The 23rd International AIDS conference, AIDS2020, is returning to the Bay Area for the first time in 30 years, with leadership from renowned UC San Francisco physician-scientists and the International AIDS Society. The meeting attracts 15,000 or more people from around the world and will be held in July of 2020, both in San Francisco and Oakland.
The San Francisco co-chair will be Monica Gandhi, MD, MPH, UCSF professor of medicine in the Division of HIV, Infectious Disease, and Global Medicine and Medical Director of Ward 86, which played a historic role in the treatment and prevention of HIV/AIDS, at UCSF partner hospital Zuckerberg San Francisco General Hospital and Trauma Center. The Oakland co-chair will be Cynthia Carey-Grant, former executive director of WORLD, an Oakland-based agency serving women with HIV/AIDS. Anton Pozniak, MD, president of the International AIDS Society, is the third co-chair.
“Dr. Gandhi is uniquely qualified to serve in this role,” said Diane Havlir, MD, UCSF professor of medicine and Chief of the Division of HIV, Infectious Disease, and Global Medicine at ZSFG. “As a renowned clinician, brilliant researcher, and passionate educator, she is making huge strides to end the epidemic. She is a pillar of the HIV community in the Bay Area and beyond.”
The three co-chairs will lead the meeting’s conference coordinating committee, which includes 27 global leaders from scientific institutions, civil society organizations, and community-based advocacy groups.
“I am honored to help lead the planning efforts for AIDS 2020, a landmark conference allowing us to showcase the advancements in global HIV and highlight the work of our local communities in Oakland and San Francisco,” Gandhi said.
San Francisco has made great strides eliminating new infections in recent years, with a record low number of 221 new diagnoses in 2017.
“UCSF physician-scientists have been at the forefront in responding to the HIV/AIDS epidemic since it appeared in humans in the early 1980s, and remain deeply committed to helping people around the world, by improving clinical care, advancing our understanding of the basic science, and contributing to national and international AIDS policy,” said UCSF Chancellor Sam Hawgood, MBBS. “We are proud of the leadership our faculty have shown in these historic conferences.”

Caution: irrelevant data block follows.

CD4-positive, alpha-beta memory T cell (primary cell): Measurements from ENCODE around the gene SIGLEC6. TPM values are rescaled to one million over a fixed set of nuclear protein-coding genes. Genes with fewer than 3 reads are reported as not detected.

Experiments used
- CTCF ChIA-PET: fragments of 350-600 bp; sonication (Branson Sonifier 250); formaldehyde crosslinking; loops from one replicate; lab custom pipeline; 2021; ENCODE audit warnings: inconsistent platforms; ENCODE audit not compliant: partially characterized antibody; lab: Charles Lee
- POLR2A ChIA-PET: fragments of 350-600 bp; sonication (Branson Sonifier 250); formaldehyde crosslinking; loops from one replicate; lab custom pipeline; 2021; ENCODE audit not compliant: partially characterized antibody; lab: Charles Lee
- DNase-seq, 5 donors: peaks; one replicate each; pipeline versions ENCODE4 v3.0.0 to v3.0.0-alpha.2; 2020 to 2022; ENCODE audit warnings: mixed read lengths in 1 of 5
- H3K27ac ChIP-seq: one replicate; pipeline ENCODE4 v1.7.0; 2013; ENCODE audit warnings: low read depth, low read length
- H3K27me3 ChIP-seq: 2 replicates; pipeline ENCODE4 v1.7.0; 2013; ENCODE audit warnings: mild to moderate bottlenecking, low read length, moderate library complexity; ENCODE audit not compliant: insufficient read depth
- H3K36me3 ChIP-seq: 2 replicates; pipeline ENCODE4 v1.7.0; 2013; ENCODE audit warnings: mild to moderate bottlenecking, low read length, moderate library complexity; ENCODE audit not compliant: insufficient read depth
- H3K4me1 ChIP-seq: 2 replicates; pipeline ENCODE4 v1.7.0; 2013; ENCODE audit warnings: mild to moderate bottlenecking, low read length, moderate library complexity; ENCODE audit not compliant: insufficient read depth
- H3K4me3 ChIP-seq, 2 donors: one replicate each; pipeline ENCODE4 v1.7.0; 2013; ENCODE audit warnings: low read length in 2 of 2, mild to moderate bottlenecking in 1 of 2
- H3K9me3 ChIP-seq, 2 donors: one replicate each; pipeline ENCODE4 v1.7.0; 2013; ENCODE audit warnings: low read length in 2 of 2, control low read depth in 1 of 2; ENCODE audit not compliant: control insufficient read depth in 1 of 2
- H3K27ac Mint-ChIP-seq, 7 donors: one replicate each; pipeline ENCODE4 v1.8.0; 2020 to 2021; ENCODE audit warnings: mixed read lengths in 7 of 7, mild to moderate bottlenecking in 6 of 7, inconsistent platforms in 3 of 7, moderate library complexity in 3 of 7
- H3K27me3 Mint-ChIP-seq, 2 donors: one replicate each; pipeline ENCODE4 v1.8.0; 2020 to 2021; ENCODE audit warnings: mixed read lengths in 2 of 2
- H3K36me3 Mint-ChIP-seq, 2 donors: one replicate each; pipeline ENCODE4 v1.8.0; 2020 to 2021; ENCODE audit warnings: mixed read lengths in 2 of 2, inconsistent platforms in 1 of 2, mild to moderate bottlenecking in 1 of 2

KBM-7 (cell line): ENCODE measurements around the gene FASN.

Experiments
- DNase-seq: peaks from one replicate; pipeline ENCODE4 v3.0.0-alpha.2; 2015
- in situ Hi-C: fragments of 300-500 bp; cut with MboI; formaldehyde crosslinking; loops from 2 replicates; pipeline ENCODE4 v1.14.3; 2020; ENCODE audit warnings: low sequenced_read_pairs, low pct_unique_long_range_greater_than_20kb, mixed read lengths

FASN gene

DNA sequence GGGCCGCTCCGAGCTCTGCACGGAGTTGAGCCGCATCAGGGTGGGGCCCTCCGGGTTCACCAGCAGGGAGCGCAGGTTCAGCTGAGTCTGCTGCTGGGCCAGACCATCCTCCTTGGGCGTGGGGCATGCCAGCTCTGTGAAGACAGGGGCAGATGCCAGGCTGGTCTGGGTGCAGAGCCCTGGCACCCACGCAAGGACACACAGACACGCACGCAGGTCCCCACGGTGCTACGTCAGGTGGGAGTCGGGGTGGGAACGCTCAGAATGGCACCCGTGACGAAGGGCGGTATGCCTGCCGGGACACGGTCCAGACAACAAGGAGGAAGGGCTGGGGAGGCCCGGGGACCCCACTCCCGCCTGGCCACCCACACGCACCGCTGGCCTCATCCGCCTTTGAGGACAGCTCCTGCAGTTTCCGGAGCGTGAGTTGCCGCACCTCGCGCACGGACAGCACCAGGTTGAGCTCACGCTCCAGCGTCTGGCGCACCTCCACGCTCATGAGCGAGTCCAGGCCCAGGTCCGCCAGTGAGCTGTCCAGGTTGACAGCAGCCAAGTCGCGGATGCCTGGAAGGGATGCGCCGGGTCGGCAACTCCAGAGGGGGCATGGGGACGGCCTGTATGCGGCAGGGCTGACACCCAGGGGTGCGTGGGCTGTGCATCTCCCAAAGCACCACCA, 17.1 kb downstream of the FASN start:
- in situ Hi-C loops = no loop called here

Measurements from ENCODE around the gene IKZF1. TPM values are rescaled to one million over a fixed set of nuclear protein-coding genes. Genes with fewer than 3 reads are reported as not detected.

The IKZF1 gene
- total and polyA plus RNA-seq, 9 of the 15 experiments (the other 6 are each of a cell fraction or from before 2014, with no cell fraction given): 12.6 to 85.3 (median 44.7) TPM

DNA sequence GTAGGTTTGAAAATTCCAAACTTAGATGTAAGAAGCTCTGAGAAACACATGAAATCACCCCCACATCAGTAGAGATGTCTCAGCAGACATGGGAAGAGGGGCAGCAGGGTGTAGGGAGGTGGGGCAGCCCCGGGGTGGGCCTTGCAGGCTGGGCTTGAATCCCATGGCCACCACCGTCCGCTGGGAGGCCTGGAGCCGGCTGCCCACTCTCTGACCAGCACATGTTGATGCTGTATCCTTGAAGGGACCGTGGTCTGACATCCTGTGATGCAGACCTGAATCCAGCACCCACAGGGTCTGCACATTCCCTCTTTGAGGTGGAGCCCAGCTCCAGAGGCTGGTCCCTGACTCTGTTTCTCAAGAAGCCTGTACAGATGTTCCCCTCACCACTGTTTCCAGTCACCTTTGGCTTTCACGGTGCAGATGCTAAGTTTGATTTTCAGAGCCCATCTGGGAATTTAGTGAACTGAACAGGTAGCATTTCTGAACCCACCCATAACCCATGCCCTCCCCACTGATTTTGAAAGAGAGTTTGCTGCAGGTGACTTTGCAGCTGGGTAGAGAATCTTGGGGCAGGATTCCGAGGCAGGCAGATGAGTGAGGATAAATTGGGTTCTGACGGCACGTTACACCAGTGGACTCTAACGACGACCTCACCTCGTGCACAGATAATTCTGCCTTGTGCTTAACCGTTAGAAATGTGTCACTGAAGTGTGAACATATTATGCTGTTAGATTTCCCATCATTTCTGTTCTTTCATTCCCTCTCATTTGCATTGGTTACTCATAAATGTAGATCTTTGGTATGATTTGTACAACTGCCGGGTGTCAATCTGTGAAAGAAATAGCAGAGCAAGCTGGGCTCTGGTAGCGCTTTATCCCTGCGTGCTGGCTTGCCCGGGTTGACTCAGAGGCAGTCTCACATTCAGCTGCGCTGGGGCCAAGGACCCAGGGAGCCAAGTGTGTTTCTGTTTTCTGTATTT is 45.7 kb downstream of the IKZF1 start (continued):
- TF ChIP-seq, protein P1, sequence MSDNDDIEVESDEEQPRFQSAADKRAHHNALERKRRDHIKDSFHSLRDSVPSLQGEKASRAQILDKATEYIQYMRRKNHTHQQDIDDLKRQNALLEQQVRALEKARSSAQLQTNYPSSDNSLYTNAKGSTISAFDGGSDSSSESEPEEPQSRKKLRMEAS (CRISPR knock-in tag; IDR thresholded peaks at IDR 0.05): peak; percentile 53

The International AIDS Conference was last hosted by San Francisco in 1990, when Paul Volberding, MD, professor of medicine at UCSF, and the co-founder of Ward 86, served as president of the International AIDS Society, and UCSF’s current Chair of the Department of Medicine, Robert Wachter, MD, served as conference program director. Havlir later served as co-chair of the 19th conference, which was held in Washington, D.C.
“To bring the conference back to the Bay Area after 30 years is an incredible opportunity to showcase the achievements that have been made in getting more people tested for HIV, more people on treatment, and more people virally suppressed – areas in which UCSF, the San Francisco Department of Public Health, and our community partners have led the way,” Volberding said.
The conference returns at a time of global significance. The Joint United Nations Programme on HIV and AIDS has set an ambitious 2020 goal, known as “90-90-90,” to ensure that 90 percent of those living with HIV are aware of their status, 90 percent of those who know they are HIV-positive receive sustained antiretroviral therapy, and 90 percent of those on therapy are virally suppressed.
The HIV/AIDS work done at UCSF has influenced national and international policy, said Eric Goosby, MD, professor of medicine at UCSF, who helped lead HIV/AIDS policy under U.S. presidents, first as the founding director of the Ryan White Care Act (RWCA) under Bill Clinton and then as U.S. Global AIDS Coordinator, implementing the President’s Emergency Care for AIDS Relief (PEPFAR) under Barack Obama.
“UCSF played an integral role in creating the model for the Ryan White Care Act, which went on to serve as the basis of PEPFAR,” Goosby said. “Both programs have achieved extraordinary success, with RWCA providing care to half a million people each year in 52 epicenter cities, and PEPFAR having treated 15 million people since 2013.”